Today’s aerial attacks follow the storming yesterday of a Myanmar army base on the Thanlwin River by the Karen armed group’s Fifth Brigade.
The Tatmadaw launched air assaults for the second day in a row into Karen National Union-held territory in northern Kayin State after gunfire was heard from neighbouring Thailand, a Thai official said Wednesday.
The KNU, one of Myanmar’s most prominent ethnic armed groups, has also been among the most vocal opponents of the February 1 military coup.
Despite a ceasefire being in place since 2012, fighting between the Tatmadaw and KNU along the eastern border with Thailand has escalated since the coup. The junta deployed air assaults last month – the first instance in Kayin in over 20 years – and more than 24,000 people in the area have been displaced from their homes.
The KNU’s Fifth Brigade on Tuesday attacked and razed a Myanmar army base on the banks of the Thanlwin (Salween) River – which demarcates a border between Thailand and Myanmar – and the Tatmadaw retaliated with air offensives.
On Wednesday, gunfire and bomb explosions could once again be heard around 9am near the Dar Gwin Tatmadaw base, located just north of yesterday’s skirmish.
“It is suspected that [Myanmar] soldiers opened fire to protect their base,” said a statement from Sithichai Jindaluang, the governor of Mae Hong Son province, which borders Kayin.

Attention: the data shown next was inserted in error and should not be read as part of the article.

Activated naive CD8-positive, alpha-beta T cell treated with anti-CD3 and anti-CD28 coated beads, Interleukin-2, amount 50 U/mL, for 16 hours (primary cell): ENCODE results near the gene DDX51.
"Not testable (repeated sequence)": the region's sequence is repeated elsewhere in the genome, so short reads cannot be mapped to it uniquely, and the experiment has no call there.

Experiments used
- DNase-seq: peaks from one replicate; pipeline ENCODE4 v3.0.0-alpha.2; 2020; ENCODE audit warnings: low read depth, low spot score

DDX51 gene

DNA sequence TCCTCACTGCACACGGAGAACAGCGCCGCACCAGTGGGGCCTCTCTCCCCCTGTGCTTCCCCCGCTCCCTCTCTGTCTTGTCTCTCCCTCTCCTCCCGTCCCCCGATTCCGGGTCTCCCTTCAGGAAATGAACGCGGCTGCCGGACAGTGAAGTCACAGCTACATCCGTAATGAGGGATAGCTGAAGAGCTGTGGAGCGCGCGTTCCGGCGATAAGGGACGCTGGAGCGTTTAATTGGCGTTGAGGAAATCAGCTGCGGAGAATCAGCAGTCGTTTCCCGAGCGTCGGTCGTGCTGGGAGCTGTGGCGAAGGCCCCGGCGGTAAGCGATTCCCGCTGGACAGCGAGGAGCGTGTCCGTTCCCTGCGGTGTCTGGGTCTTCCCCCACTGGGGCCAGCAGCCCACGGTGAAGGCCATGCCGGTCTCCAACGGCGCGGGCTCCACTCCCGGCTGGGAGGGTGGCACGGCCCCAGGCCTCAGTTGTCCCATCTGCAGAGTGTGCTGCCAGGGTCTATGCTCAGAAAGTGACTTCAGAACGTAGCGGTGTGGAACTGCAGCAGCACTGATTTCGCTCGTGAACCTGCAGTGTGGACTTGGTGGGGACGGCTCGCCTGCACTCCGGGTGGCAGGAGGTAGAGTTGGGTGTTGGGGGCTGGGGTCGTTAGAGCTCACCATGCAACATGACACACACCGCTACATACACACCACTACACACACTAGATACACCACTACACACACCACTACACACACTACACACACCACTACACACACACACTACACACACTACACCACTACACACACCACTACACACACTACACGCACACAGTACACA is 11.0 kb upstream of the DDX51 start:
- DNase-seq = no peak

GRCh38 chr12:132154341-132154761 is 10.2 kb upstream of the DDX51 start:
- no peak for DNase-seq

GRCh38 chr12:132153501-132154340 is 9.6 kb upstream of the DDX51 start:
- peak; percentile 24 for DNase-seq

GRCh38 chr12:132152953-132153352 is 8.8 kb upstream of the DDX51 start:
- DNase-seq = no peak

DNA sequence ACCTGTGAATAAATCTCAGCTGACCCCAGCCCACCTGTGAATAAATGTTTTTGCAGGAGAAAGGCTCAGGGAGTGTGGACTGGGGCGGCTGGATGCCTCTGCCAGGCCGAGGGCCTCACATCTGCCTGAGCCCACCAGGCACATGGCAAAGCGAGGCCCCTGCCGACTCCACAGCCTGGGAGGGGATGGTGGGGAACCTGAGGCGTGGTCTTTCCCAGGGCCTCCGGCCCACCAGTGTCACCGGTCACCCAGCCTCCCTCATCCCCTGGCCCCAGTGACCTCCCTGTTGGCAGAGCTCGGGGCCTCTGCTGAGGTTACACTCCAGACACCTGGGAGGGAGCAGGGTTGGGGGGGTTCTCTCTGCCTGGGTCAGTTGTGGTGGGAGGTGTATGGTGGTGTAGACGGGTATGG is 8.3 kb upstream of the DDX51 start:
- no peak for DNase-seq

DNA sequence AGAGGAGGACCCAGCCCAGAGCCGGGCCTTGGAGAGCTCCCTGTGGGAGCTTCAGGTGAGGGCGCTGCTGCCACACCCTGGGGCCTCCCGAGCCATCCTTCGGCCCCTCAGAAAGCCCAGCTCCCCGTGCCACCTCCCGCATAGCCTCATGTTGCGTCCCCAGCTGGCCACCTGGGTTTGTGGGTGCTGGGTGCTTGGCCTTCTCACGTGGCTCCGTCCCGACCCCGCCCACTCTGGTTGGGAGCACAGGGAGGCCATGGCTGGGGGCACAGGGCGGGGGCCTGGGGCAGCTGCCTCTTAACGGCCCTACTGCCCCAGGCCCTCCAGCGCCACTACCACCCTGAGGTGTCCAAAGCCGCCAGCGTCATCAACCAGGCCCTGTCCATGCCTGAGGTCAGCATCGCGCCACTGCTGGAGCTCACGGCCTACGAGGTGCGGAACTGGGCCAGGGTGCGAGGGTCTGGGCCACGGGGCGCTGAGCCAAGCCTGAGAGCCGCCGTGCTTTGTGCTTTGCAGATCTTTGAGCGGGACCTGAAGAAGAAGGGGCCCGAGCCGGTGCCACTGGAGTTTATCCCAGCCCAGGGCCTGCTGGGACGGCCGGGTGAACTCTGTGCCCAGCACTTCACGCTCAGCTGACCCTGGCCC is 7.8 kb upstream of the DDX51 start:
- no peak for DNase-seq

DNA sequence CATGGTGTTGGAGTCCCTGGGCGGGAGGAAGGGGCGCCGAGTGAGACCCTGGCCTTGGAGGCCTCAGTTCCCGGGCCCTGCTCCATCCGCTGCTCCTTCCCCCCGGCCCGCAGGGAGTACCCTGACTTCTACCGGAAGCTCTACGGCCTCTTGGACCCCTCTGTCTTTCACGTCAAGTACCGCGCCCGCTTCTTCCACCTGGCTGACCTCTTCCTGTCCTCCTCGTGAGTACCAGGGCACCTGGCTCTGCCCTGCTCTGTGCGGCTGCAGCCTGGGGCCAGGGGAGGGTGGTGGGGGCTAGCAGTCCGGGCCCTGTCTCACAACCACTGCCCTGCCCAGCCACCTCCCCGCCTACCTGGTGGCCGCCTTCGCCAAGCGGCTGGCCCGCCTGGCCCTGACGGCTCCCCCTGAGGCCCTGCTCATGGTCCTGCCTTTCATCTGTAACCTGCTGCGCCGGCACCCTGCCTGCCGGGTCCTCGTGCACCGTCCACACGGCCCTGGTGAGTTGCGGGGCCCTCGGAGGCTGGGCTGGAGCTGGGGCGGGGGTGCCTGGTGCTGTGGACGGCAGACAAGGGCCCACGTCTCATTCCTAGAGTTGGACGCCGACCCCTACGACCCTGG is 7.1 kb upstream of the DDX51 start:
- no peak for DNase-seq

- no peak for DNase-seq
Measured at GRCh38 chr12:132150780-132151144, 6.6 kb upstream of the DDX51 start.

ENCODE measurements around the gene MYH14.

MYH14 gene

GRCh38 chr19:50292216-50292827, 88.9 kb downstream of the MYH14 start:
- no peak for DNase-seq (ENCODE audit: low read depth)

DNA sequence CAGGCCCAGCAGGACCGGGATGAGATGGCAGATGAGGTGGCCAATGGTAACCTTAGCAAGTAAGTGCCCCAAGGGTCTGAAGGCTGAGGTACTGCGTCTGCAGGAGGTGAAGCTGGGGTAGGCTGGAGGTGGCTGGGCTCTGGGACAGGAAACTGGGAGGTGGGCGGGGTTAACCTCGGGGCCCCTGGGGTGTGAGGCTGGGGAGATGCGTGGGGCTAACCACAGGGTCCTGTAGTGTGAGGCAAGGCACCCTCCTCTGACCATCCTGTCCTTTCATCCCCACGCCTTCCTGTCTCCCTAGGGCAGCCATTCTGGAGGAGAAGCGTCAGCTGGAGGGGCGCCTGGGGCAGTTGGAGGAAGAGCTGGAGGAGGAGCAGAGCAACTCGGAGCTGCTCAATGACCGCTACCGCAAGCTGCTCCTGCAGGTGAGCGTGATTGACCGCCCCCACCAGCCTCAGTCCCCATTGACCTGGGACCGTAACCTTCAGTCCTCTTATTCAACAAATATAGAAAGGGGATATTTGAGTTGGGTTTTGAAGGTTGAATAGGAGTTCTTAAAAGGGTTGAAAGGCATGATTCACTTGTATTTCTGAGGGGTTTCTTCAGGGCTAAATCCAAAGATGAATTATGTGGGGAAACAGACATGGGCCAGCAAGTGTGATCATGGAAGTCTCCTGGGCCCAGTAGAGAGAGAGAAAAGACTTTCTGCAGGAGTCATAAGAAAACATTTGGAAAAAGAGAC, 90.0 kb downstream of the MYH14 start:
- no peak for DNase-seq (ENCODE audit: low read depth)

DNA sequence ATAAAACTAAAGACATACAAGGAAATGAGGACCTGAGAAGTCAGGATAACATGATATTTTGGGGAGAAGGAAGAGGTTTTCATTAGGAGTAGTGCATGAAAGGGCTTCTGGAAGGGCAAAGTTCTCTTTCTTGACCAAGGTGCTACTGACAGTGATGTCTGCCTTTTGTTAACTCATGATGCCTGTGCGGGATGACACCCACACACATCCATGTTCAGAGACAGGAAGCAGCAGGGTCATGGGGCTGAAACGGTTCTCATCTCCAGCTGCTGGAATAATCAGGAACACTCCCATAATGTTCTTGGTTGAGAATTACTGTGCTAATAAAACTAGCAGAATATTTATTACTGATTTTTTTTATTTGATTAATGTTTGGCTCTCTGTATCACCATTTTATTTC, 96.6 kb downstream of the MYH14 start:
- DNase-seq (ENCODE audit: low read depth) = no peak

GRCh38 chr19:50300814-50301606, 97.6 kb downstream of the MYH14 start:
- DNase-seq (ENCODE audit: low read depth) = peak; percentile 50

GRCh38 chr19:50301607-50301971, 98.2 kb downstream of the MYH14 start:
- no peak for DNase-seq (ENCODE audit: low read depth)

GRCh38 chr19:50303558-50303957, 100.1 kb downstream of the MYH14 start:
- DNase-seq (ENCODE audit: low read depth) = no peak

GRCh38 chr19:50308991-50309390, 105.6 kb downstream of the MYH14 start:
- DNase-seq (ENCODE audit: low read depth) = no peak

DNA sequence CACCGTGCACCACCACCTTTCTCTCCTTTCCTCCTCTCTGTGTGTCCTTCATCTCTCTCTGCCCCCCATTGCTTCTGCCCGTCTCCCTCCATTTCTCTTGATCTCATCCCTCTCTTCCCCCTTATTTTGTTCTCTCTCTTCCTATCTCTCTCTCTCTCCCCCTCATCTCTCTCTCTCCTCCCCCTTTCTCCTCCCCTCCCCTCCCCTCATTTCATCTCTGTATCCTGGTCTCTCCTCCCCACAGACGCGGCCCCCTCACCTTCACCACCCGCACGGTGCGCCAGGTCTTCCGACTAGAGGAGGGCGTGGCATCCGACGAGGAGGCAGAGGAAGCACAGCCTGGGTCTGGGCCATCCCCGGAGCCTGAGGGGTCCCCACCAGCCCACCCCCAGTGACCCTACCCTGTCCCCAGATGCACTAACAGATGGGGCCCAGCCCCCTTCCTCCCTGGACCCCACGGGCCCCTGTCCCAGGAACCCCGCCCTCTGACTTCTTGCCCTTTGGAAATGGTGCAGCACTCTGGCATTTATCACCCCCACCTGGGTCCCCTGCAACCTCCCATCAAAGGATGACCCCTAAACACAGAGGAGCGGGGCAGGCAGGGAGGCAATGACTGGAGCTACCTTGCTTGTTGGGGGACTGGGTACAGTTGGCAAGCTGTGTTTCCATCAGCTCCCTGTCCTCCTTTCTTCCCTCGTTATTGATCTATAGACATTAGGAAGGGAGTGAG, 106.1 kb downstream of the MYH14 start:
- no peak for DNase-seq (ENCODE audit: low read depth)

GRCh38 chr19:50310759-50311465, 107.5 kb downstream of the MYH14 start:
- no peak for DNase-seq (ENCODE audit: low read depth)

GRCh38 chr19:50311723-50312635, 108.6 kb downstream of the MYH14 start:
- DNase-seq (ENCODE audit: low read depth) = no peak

Two Myanmar military airplanes then “launched an air strike and aerial gunfire”, followed by rockets fired from helicopters around noon, he said.
The governor added that 68 Myanmar residents crossed into Thailand this morning for refuge.
The day before, a 45-year-old Myanmar national had crossed over in the evening after Tuesday’s fighting to seek medical help for his wounded wrist. He is now “stable”.
KNU’s head of foreign affairs Padoh Saw Taw Nee confirmed the air raids but said their soldiers “did not attack anything today”.
He also criticised the junta for launching air assaults on civilian areas.
“This is not the proper way for them to retaliate because the air strikes is extensive power compared to the might of [the KNU],” he told AFP.
“They need to target military [personnel], but now all we see are civilians getting hurt.”
Both the Thai governor and KNU could not confirm any casualties from Wednesday’s air raids.